Within this frame is Panel widget, which is basically your “content window”, where you will be placing all of your widgets. You can create multiple panels as well, basically creating several areas where you can place widgets. The panel has several parameters, but we will only pass one for the parent, which is the frame. (self refers to the frame in this context)

import wx

class Window(wx.Frame):
    def __init__(self, title):
        super().__init__(parent = None, title = title)
        self.panel = wx.Panel(self)

app = wx.App()
window = Window("WxPython Tutorial")

The __init__() function takes an extra parameter for the title, otherwise the other parameter options for the wx.Frame are left to their default values. Since this window is our main Window, the parent is set to None.

self.Show() is a method belonging to the Frame Class, which is responsible for displaying the Frame on screen. There will be no output without this line.

Running the above code will produce the following output.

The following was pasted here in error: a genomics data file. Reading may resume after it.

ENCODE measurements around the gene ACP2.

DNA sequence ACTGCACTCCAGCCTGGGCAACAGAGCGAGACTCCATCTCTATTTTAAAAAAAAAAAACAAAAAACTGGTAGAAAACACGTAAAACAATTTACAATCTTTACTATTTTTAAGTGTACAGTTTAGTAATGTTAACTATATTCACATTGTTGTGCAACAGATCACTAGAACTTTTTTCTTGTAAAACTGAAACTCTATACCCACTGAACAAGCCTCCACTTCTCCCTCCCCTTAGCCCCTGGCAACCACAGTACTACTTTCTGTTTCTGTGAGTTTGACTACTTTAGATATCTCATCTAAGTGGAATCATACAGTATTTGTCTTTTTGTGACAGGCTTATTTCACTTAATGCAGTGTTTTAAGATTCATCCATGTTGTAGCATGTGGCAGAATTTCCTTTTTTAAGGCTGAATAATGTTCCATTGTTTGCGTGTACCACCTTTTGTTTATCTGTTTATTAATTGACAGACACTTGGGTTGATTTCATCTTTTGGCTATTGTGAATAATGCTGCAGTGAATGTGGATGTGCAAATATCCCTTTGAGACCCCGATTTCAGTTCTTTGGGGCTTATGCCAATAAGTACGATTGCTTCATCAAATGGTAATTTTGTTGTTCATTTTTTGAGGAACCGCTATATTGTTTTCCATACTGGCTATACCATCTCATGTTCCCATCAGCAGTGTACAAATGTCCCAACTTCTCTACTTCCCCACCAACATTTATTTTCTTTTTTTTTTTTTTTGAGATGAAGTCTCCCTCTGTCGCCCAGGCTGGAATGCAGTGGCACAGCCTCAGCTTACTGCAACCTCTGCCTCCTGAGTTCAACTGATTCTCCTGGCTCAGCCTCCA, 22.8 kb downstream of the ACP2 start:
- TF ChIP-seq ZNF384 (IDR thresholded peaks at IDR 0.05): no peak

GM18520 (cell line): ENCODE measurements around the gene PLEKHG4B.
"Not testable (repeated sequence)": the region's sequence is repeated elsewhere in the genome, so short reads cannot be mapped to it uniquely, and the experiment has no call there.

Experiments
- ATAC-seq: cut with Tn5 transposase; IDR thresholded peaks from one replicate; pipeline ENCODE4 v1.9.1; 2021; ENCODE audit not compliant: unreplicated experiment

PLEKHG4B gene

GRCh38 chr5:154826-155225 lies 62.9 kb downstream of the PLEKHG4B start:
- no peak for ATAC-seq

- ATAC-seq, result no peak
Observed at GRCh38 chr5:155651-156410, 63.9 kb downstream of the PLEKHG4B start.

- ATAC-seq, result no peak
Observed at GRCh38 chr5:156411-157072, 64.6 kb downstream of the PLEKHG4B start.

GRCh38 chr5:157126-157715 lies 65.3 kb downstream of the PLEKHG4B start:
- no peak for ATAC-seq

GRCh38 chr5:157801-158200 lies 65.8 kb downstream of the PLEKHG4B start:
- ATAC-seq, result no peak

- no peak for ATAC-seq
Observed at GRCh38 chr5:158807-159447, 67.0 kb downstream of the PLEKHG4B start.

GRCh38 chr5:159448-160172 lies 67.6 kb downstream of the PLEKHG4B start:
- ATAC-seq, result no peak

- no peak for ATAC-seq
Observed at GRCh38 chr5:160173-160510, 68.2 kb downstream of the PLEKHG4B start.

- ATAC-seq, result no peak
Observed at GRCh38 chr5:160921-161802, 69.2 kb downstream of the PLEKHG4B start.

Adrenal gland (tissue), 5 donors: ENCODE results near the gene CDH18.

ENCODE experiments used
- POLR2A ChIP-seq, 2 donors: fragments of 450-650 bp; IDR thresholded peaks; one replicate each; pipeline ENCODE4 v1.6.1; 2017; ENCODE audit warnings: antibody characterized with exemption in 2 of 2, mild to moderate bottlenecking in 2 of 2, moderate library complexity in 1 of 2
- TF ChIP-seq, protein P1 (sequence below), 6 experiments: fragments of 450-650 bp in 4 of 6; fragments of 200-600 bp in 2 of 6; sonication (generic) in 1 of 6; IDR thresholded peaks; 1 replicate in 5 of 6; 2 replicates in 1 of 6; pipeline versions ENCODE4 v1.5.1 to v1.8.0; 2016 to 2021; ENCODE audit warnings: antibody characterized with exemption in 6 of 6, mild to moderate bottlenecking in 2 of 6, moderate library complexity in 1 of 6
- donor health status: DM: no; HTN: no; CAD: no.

wxPython Frame and Panel

A full list of parameters that the wx.Frame can take.

frame = wx.Frame(parent, id, title, pos,
 size, style)
  1. parent: This is the Widget to which it is parented, such as a Panel.
  2. id: Widget ID. Default value is ID_ANY, which gives it the next available ID.
  3. title: The caption/name that appears on the topleft corner of the wxPython Window.
  4. pos: A tuple containing the screen coordinates of where the topleft corner of the Window should begin from.
  5. size: A tuple which defines the dimensions of the area occupied by the Window.
  6. style: Used for styling the Window.

Styling the Window

In this section, we’ll take a look at some Styling options, which will add extra functionality into our Window.

A list of available Window Styles. The first style in this list is the default style that is already present whenever you create a Frame. It is actually a combination of many other styles inside this list. Hence, if you change the style from the Default to some other style, you will lose all of those default styles. (In that case you need to combine together various styles).

Window StyleDescription